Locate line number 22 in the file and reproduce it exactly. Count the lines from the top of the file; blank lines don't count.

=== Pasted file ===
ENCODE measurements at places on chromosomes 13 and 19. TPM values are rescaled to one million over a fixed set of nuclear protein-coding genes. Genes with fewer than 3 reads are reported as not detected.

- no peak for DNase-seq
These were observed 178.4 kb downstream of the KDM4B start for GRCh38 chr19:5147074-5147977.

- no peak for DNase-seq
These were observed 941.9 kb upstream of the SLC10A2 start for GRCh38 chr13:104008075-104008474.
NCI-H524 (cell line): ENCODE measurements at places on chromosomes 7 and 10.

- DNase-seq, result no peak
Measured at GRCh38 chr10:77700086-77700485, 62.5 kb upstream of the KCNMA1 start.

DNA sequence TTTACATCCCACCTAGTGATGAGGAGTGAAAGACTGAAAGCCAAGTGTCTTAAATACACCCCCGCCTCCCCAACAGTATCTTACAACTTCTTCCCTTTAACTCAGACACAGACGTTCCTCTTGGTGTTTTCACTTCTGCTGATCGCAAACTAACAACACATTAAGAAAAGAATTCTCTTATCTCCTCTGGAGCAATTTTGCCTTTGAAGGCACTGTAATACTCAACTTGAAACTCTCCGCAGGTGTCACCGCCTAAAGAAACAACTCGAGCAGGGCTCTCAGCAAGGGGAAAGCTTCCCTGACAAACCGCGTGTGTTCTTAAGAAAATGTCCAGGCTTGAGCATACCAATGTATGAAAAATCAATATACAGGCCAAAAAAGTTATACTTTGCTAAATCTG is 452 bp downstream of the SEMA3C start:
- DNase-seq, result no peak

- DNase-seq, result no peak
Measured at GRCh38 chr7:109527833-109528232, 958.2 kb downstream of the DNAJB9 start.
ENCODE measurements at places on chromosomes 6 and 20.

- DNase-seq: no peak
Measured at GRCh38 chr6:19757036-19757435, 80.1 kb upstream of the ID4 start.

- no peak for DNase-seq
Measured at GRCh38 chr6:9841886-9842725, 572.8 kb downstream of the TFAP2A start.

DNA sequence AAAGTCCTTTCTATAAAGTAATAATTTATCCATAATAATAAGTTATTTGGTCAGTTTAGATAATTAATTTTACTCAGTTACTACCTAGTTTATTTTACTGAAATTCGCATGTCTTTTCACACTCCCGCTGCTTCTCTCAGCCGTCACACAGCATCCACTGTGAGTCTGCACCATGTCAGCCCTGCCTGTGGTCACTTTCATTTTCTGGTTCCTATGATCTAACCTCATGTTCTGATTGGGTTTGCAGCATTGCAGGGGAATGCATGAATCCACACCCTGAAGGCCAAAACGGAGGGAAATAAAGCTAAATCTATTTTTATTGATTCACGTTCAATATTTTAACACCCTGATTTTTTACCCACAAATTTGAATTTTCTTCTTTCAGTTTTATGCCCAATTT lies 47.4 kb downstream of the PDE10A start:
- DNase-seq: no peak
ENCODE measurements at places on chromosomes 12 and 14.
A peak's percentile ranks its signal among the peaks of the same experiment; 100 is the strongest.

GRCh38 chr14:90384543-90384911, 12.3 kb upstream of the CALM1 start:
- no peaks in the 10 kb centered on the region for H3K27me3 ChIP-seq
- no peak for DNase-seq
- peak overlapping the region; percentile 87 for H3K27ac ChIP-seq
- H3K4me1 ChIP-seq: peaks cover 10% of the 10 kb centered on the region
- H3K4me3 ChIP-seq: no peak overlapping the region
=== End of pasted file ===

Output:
GRCh38 chr14:90384543-90384911, 12.3 kb upstream of the CALM1 start: